by Jim Goodman
Most people traveling to Quảng Ninh only seem to know about Hạ Long Bay and Cát Bà Island. But of Quảng Ninh's historic temples, mountain monasteries, ethnic minorities, border trade posts and even the ports and islands of the rest of its coastline virtually no advertising exists, no photos posted to entice a visitor. Hạ Long Bay gets it all, for no trip to the north is complete without a journey there. But Quảng Ninh has other attractions, also in beautiful surroundings, perhaps even more enjoyable, with an atmosphere far less commercial, and personal encounters more natural.
|Bái Tử Long Bay|
Cái Róng has a couple big empty beaches and a lovely harbor studded with rocky islets and jammed with fishing boats. But as a destination in Bái Tử Long it is less popular than Quan Lạn, a long and narrow island in the southern part of the bay. It has big, clean beaches at both ends, an 18th century đình in good condition and a grand festival every summer that commemorates the island's role in Vietnam's defeat of the third, and final, Mongol invasion in 1288.
The Quan Lạn ferry makes two short stops en route, at Tháng Lợi and Ngọc Vừng. Both are small island towns with batches of houseboats floating off shore. From the latter it’s a short ride to the pier at the southern tip of Quan Lạn Island and another two kilometers to Quan Lạn town. Of the island’s two main settlements, this is the larger one, with several modest guesthouses and small restaurants and a market near the đình.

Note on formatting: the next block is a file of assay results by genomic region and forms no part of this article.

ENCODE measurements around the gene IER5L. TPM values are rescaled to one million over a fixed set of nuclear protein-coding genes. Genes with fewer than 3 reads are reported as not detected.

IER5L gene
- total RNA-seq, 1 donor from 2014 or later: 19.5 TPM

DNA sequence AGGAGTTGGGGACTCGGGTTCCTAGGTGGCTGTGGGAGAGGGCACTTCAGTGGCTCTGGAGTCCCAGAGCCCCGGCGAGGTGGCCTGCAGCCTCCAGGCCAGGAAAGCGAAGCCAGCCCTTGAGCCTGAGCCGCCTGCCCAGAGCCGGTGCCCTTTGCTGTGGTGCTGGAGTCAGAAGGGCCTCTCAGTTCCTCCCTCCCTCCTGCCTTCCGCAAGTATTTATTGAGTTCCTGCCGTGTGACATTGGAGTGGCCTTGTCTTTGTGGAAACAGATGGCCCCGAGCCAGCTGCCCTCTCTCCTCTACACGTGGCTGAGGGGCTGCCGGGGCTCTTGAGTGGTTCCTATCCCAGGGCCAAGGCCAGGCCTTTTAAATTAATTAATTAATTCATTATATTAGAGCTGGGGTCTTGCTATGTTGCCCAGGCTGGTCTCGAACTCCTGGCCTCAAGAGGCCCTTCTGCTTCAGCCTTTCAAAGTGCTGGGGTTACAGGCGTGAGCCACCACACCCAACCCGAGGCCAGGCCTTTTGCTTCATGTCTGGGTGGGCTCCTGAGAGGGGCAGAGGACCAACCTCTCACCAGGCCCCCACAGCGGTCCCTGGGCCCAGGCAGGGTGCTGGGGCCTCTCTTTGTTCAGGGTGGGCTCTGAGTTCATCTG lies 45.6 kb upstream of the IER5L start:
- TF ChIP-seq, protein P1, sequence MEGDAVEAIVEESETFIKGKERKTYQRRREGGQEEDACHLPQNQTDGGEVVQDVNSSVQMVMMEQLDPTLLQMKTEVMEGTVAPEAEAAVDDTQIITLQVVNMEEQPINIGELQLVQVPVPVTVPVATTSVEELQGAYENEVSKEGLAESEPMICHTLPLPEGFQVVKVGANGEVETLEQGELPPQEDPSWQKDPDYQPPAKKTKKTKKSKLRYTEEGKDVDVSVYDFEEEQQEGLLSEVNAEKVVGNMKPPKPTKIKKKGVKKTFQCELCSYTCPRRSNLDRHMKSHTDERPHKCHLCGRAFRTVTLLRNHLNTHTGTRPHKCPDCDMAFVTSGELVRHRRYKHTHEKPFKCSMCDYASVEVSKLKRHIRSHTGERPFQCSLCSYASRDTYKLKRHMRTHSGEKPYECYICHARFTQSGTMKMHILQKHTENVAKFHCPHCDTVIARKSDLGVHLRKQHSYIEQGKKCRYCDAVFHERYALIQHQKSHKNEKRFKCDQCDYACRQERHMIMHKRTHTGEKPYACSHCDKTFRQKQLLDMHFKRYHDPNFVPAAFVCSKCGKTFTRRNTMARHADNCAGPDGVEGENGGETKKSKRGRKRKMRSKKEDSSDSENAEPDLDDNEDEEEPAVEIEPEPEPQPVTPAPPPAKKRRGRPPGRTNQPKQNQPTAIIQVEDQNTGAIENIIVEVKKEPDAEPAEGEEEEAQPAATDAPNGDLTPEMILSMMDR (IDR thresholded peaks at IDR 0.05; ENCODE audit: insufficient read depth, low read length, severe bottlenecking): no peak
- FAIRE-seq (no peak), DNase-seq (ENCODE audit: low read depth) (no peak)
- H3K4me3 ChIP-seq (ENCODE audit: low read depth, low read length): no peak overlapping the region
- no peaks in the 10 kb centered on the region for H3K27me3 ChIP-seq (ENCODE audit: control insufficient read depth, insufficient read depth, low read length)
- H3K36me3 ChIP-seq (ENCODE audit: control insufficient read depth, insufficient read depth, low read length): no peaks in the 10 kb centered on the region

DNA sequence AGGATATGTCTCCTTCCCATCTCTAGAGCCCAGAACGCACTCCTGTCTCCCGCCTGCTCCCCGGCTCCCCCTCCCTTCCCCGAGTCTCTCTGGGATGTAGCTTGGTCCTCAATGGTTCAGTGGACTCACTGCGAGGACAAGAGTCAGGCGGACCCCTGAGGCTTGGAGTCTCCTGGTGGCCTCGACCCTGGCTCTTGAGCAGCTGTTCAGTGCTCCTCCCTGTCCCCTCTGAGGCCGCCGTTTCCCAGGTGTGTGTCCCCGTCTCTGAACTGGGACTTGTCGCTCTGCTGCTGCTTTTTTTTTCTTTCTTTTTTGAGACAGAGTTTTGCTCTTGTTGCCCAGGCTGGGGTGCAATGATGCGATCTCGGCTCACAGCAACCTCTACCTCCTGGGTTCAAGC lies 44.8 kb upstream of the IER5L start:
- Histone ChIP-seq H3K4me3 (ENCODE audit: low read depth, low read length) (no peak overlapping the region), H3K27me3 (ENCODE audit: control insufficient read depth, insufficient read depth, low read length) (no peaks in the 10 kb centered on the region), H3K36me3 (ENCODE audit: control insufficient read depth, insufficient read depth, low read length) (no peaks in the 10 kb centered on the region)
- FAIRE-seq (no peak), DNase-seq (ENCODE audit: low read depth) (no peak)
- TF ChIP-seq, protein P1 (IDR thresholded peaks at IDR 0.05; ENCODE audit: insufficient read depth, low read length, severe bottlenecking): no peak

The town’s few restaurants usually open only during the day. It’s best to inform the guest house in advance you want to eat there at night, so that the staff has time to buy the ingredients before the shops all close. This is, after all, a remote area, with electricity only in the evenings and no nightlife or entertainment to speak of, other than television and bia hơi.
|Quan Lạn festival procession|
|Trần Khánh Dư in Quan Lạn's chèo drama|
|village boat races|
Trần Khánh Dư led the Vietnamese navy against the Mongol fleet when it reached Hạ Long Bay but was defeated. The Mongols sailed upriver into the delta heartland while their land forces occupied Thăng Long and then awaited their supplies. Atoning for his defeat, Trần Khánh Dư had ships built to replace his losses and then, basing himself at Quan Lạn, prepared to engage the pirate fleet. When it entered the bay the Vietnamese ships pounced on them and sank all but one, which escaped back in the direction it came. The victors allowed a few captives to go to the Mongol headquarters to reveal what happened.
As a result the Mongols were stuck trying to forage again and soon had to leave Vietnam. And their navy, which had easily swept past the Vietnamese before, was trapped on stakes in the Bạch Đằng River and completely destroyed.
|13th century style dragon boat|
The next day Quan Lạn life reverts to normal, to its unhurried, quiet and relaxing atmosphere. Except for the motors on the boats and the evening electricity, it is hard to imagine it was much different even back before the Mongols came.
|dragon boat race|